We cannot provide you with a silver bullet to get you out of this. You have to be in for the long run, and need to involve yourself in research and work for you to get rid of this. It is not simple. We will help, but can't do it for you.

    Give a man a fish, and you feed him for a day; show him how to catch fish, and you feed him for a lifetime.
    • repsovs
    • By repsovs 21st Sep 17, 9:31 PM
    • 6 Posts
    • 4 Thanks
    repsovs
    Final (I hope!) request for advice
    Thanks so much for the help so far. We requested the information again from POPLA and they have resent it. We now have until Sunday lunchtime to reply.
    I was wondering if anyone would be kind enough to give feedback on my comments in response to the PE evidence. I appreciate that you haven't seen it but I imagine they usually contest the same points. Here it is:

    Hi. The previous comments in the appeal still stand, particularly around the grace period, as the parking eye app took additional time to complete the purchase due to a weak internet signal. Parking Eye state that “All grace periods in place are a minimum of 10 minutes or more in line with the BPA Code of Practice.” This is ambiguous.

    In addition, I would like to point out that the repeated assertion that 5 hours parking was paid for (p5, 14 & 54) is false. According to sign type 1 (p34), 5 hours parking costs £5.70. The app receipt (p18) shows that the price paid for parking was in fact £7.20 with a 20p service charge which is more than the £5.70 required for 5 hours parking resulting in an over-payment to Parking Eye.

    Parking Eye have raised the issue of ANPR information on their signs (Page 7). On sign type 1 (P34), the part about the cameras is very hard to read, even on a computer screen where it is possible to zoom in. As Parking Eye point out on page 7 "The BPA Code of Practice states that, 'You may use ANPR camera technology to manage, control and enforce parking in private car parks, as long as you do this in a reasonable, consistent and transparent manner. Your signs at the car park must tell drivers that you are using this technology and what you will use the data captured by ANPR cameras for.'". This required information is far too small to be read and understood and is only presented on sign type 1.

    The photo of sign type 6 (p33) was not taken in the Tower Road car park. As can be seen from the site overview provided by Parking eye (p37), there is no hill nor structure behind this sign. I do not know where the other photographs supplied were taken.


    Your thoughts would be gratefully received.
    Cheers.
    • Castle
    • By Castle 21st Sep 17, 10:13 PM
    • 1,245 Posts
    • 1,617 Thanks
    Castle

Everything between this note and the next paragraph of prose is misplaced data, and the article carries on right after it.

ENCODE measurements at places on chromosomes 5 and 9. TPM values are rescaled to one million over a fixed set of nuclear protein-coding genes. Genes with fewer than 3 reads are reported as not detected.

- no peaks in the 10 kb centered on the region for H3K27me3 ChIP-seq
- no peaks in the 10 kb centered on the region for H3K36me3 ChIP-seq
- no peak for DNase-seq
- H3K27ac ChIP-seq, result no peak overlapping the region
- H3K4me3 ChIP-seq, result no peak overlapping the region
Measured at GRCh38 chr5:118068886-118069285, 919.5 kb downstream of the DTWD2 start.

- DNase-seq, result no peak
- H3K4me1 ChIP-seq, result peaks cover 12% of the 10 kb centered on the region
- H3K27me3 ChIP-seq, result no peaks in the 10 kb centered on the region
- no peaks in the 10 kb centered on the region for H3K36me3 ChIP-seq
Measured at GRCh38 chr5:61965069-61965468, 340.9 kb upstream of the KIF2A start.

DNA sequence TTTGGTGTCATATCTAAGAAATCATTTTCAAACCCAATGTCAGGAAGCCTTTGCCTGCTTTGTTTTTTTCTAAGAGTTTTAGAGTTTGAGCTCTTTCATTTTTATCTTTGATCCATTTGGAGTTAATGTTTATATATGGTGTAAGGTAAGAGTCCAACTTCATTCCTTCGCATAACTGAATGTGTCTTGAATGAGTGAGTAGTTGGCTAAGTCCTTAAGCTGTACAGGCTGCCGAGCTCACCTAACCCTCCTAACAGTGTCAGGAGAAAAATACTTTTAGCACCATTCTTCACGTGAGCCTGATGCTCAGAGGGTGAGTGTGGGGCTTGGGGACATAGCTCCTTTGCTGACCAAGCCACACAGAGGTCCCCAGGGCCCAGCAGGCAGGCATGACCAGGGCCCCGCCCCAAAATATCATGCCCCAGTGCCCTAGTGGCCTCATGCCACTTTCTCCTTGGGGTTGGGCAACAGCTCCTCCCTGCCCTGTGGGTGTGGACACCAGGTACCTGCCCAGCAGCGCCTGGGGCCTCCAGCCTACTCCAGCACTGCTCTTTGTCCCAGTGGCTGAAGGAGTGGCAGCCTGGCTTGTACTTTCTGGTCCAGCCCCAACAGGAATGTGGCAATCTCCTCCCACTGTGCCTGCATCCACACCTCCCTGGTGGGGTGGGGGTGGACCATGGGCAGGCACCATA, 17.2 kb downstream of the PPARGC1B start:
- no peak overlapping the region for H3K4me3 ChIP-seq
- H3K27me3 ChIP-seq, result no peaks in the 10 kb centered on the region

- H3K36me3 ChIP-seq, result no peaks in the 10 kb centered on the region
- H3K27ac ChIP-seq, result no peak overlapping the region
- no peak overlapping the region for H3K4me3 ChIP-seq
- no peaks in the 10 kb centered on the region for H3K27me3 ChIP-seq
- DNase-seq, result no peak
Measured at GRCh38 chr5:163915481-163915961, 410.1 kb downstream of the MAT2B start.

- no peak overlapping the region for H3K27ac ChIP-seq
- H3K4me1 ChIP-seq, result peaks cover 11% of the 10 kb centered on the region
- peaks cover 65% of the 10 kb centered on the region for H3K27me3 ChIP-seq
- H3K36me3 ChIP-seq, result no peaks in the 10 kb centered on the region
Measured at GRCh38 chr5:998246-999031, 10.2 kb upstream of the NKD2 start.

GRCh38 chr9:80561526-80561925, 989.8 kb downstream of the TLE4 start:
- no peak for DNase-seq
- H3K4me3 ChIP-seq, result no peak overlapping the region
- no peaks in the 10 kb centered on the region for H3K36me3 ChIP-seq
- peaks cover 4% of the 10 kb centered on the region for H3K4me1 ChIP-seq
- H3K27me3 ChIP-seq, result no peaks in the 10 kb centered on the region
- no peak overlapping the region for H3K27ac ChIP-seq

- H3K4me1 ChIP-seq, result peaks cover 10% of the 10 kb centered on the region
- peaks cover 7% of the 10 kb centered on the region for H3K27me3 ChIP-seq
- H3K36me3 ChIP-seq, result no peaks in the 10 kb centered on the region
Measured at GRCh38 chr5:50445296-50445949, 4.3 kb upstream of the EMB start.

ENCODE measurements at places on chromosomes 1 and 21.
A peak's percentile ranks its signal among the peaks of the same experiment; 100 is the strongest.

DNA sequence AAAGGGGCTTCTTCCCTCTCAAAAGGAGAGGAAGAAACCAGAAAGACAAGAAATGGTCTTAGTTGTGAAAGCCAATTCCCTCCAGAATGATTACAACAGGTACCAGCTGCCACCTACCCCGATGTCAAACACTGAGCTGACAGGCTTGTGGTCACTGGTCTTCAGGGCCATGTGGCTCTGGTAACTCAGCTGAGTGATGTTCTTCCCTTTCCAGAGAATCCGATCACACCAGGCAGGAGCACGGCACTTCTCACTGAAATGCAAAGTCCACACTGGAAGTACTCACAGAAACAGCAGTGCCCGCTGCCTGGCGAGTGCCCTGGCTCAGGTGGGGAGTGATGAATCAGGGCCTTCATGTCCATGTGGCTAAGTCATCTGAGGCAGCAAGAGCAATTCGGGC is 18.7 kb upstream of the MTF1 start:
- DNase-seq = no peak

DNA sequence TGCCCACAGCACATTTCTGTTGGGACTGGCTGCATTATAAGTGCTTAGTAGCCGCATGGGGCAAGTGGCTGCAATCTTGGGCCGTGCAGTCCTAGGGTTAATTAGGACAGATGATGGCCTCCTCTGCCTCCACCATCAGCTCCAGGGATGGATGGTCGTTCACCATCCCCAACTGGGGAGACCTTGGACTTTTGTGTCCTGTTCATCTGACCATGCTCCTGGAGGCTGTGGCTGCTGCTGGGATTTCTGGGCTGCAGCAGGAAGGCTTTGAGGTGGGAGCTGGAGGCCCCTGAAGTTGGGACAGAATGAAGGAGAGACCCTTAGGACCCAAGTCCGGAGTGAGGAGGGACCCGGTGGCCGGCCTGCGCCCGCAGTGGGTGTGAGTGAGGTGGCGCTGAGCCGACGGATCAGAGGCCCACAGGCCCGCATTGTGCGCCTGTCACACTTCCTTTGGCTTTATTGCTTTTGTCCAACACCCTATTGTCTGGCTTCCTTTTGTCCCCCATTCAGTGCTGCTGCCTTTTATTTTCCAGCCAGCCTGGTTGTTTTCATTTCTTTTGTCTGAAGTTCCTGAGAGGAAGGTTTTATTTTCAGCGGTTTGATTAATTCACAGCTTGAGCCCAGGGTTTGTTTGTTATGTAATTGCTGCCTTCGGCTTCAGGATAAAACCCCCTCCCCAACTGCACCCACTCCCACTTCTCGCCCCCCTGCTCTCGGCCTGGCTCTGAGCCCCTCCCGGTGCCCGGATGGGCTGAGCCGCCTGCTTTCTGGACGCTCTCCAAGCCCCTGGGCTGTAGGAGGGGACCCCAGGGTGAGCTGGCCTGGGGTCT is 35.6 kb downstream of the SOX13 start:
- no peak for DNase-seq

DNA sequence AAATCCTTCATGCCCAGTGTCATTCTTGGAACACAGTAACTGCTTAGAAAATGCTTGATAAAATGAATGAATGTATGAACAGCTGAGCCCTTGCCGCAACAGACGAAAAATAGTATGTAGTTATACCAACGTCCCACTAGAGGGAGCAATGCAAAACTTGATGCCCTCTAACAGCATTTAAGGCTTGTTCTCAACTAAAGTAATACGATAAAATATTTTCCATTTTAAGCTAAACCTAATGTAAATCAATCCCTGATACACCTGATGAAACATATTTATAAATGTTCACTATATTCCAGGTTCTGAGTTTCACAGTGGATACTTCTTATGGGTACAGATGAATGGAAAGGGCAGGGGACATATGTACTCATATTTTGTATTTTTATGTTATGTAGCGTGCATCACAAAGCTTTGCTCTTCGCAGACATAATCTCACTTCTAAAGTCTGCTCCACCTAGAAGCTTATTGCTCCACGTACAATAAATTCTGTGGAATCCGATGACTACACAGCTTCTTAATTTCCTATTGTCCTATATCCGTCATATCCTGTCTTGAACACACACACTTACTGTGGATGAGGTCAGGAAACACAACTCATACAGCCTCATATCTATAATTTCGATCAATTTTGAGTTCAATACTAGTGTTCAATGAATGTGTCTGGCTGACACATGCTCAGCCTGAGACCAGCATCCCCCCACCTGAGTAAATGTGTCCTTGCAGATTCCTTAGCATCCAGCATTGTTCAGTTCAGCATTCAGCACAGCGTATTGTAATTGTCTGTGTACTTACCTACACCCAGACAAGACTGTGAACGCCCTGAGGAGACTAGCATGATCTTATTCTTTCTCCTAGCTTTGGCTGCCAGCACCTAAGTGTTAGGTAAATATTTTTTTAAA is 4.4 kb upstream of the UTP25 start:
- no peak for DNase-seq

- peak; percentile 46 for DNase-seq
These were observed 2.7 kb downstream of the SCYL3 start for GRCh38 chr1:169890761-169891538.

If you read the POPLA's assessor's comments, (same car park), in post 31 they have agreed that a 10 minutes grace period is reasonable at the beginning of the contract:-
    http://forums.moneysavingexpert.com/showthread.php?t=5693951&page=2
    • Coupon-mad
    • By Coupon-mad 21st Sep 17, 10:27 PM
    • 50,082 Posts
    • 63,471 Thanks
    Coupon-mad
    Talk about the large size of the site and how busy and popular it is at that beach in Summer, and remark that POPLA Assessors have found in favour of appellants at this same location several times, stating in that POPLA appeal that Castle found:
    Due to the size of the site, on this occasion, I would consider 10 minutes a reasonable amount of time to find a space and attempt purchase a parking ticket.
    Then remind POPLA that in your case, you paid by phone which is on your bank statement and shows on the paybyphone website as paid, with parking time allowed, of 1.04pm to 6.04 pm. The PCN letter has times of 12.54pm arrival and 18.12pm departure, meaning that a perfectly reasonable ten minutes was taken at the start to pay by phone (an App which takes time and signal as well as parking and reading the sign first).

    And then the grace period at the end after paid for time should be at least ten minutes in its own right according to the BPA CoP, and yet the car was out and on the stop-start main road after queuing to leave, after a mere 8 minutes of manoeuvring out, past pedestrians and other cars, in the height of Summer.

    Also attack the landowner authority if it's heavily redacted. Or is it a Witness Statement?

    Show us that sign they say was at this site, that can't have been! You must post a NON working link.
    Last edited by Coupon-mad; 21-09-2017 at 10:30 PM.
    PRIVATE PCN? DON'T PAY BUT DO NOT IGNORE IT TWO Clicks needed for advice:
    Top of the page: Home>>Forums>Household & Travel>Motoring>Parking Tickets, Fines & Parking - read the 'NEWBIES' FAQS thread!
    Advice to ignore is WRONG, unless in Scotland/NI.